These small, South American monkeys won’t win any beauty contests but they are very distinctive. Their shaggy coat is contrasted by a bald, bright red face, much like that of a London pub landlord who’s just taken the stairs a bit too fast.

Bald Uakari Facts

In fact, uakari would look right at home on the set of EastEnders, underbite and all, though they’re not nearly as loud when communicating with one another.

And unlike in Londoners, the bright red face is a sign of fitness and plays a role in mate selection. One common ailment in their populations is malaria, something which makes their faces go pale and leads to them being rejected.

They’re largely herbivorous but will take advantage of an insect snack here and there, and they travel quite far for a monkey of this size, moving up to 3km in a day on their foraging patrols.

This one has become a legal requirement for hairless animal lists worldwide and is begrudgingly thrown in to avoid the torrent of hate mail we’d get if we left it out.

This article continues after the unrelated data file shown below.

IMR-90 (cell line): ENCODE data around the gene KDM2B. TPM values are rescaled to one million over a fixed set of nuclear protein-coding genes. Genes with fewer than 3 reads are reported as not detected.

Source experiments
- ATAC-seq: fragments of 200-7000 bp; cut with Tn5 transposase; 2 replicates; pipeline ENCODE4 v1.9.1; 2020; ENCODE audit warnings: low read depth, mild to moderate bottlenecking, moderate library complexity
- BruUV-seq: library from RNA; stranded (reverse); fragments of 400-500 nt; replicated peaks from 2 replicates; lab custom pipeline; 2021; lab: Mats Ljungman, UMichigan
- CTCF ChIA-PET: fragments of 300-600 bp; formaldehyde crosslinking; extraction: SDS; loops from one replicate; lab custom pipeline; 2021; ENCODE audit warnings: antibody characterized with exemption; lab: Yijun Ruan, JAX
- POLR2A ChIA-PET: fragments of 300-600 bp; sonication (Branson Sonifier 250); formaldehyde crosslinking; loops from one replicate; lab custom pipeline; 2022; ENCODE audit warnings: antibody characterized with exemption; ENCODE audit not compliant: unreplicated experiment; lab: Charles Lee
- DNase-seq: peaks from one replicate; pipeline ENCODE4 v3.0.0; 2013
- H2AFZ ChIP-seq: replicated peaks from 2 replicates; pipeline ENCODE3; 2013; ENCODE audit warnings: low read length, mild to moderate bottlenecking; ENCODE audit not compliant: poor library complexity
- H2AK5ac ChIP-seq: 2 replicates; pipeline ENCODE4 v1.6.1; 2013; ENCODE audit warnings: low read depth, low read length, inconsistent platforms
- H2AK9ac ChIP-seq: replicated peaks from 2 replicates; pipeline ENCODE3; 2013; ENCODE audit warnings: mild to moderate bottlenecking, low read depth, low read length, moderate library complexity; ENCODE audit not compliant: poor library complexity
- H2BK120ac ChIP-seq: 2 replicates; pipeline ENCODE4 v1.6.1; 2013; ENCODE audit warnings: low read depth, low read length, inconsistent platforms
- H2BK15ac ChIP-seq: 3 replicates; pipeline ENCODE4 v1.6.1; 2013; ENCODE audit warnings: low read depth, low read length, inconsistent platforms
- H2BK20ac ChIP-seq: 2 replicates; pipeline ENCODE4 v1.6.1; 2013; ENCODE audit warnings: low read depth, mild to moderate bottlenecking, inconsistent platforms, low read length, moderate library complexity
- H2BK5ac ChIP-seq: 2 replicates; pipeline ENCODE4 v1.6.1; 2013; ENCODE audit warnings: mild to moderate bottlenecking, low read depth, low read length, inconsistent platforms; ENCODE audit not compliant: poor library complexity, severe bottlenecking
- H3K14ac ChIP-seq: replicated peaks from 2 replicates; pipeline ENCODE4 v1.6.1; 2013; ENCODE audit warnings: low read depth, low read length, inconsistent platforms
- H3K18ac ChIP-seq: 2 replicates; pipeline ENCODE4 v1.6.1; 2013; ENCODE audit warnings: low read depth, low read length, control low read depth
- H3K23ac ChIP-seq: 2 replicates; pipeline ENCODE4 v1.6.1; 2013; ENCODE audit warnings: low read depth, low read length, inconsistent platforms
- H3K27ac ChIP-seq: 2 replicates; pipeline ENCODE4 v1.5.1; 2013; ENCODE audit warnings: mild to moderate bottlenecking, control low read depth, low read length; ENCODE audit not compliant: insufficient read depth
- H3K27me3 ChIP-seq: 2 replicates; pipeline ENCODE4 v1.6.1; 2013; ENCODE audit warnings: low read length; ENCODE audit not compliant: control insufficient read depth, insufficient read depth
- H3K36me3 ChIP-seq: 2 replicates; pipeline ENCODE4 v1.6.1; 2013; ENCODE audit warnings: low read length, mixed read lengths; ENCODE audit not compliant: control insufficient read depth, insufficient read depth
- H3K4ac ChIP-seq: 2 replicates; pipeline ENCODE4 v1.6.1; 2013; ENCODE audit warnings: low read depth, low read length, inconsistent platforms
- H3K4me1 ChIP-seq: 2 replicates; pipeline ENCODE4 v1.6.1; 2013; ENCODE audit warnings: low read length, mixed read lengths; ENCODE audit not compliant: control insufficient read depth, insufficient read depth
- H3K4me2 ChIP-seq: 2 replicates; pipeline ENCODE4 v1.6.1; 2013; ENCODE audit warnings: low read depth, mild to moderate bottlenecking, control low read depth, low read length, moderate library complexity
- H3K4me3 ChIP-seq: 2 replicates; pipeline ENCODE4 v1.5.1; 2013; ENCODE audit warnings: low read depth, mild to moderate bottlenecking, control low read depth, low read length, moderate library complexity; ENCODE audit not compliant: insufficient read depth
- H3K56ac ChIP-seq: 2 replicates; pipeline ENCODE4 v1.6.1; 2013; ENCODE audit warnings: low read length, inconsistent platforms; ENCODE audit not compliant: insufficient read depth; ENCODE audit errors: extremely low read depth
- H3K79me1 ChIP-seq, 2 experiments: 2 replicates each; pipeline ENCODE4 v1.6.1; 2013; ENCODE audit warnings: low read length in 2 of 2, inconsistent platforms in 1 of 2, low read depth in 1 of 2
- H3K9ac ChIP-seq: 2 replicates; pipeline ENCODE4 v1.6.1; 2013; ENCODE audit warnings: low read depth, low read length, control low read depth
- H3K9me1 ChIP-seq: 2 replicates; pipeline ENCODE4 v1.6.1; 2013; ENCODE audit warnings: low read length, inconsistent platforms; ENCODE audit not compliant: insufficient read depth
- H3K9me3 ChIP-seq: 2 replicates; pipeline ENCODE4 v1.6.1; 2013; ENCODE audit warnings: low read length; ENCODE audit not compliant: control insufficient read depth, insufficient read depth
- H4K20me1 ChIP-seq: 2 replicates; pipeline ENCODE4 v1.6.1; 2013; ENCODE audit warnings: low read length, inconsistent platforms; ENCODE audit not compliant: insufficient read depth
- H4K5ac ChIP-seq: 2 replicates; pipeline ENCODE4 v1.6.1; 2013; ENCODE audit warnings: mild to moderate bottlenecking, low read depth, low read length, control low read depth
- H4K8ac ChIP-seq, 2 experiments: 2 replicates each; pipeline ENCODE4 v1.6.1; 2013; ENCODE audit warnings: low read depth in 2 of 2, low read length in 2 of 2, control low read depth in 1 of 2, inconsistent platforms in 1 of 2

Naked Mole Rat Saggy Skin

Mole rats aren’t rats, neither are they moles. And to be fair to the ugly little beasts, they are fascinating animals in their own right and deserve to be on any number of other lists before they make it to the freakshow curations.

Naked mole rats are indeed rodents, but like none other on Earth. The list of cool features these strange-looking animals have is too long to fit here, but here are some highlights:

  • Their body temperatures adjust to their environments – this is unheard of in mammals!
  • They are eusocial, or colony animals (like ants). Again, unheard of in mammals
  • They have a single reproductive female, or queen (like ants)
  • They don’t have pain receptors in their skin
  • They live for a bazillion years (longer than any other rodent)